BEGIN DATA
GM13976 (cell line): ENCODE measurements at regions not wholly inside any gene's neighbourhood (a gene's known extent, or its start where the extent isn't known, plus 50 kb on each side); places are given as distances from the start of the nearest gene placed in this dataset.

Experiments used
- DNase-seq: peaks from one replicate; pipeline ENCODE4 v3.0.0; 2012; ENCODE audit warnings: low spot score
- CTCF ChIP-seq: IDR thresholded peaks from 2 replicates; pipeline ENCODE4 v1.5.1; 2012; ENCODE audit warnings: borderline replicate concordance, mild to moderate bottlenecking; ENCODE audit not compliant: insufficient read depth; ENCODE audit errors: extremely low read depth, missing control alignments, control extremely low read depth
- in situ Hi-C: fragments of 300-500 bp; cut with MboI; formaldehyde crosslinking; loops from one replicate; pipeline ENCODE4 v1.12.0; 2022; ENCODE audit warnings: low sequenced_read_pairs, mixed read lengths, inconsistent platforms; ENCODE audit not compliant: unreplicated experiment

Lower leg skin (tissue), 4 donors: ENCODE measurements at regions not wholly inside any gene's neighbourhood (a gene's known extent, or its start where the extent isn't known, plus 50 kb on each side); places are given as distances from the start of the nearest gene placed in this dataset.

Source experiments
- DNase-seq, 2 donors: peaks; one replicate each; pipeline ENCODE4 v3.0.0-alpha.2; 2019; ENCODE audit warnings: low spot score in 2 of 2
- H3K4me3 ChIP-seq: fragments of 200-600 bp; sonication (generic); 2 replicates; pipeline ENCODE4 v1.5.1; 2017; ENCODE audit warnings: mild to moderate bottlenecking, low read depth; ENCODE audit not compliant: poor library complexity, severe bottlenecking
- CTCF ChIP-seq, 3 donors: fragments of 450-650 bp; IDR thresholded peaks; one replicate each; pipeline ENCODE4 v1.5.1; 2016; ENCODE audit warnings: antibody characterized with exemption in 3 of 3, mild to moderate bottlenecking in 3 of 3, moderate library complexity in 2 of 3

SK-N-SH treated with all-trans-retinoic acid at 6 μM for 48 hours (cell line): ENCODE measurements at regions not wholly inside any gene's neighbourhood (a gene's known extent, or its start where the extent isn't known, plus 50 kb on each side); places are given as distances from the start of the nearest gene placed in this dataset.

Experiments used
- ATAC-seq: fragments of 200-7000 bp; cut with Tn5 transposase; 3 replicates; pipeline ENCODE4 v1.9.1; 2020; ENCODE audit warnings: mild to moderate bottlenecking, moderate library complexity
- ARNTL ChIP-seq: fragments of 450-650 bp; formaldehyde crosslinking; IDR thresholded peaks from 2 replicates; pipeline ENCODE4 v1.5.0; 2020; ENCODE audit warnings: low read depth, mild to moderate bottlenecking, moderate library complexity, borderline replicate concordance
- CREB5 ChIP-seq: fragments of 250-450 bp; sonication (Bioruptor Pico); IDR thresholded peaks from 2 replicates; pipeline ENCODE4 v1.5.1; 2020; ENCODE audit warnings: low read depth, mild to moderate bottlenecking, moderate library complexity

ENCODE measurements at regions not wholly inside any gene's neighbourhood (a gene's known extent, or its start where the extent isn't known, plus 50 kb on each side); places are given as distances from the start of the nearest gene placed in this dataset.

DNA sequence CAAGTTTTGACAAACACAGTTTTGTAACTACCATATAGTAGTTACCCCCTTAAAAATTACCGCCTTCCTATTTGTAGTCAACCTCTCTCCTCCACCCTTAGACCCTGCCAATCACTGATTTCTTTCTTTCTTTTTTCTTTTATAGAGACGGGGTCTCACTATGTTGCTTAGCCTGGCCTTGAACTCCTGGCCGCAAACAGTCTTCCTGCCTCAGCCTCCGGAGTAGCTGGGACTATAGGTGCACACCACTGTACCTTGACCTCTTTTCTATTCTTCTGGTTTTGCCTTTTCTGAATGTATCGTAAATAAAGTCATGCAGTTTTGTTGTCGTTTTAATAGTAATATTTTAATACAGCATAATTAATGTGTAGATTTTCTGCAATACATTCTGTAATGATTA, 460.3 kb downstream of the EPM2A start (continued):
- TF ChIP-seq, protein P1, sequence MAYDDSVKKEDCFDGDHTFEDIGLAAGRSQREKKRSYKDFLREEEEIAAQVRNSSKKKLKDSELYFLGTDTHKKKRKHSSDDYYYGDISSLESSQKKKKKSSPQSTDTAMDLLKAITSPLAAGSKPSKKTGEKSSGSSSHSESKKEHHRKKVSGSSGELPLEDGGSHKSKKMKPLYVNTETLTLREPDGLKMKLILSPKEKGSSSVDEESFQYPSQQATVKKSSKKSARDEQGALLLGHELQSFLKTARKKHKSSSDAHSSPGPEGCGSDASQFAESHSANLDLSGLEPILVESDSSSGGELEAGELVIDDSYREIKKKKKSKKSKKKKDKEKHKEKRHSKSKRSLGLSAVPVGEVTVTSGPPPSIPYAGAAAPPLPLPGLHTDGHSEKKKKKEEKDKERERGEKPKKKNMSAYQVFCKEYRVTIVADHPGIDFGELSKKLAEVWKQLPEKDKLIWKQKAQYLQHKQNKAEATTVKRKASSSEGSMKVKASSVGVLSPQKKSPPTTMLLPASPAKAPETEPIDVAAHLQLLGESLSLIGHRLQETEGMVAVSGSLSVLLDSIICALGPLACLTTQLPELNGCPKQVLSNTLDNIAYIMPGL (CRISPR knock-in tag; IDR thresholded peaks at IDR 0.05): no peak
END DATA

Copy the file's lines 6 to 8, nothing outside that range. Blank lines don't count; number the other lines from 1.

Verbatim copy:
Lower leg skin (tissue), 4 donors: ENCODE measurements at regions not wholly inside any gene's neighbourhood (a gene's known extent, or its start where the extent isn't known, plus 50 kb on each side); places are given as distances from the start of the nearest gene placed in this dataset.

Source experiments
- DNase-seq, 2 donors: peaks; one replicate each; pipeline ENCODE4 v3.0.0-alpha.2; 2019; ENCODE audit warnings: low spot score in 2 of 2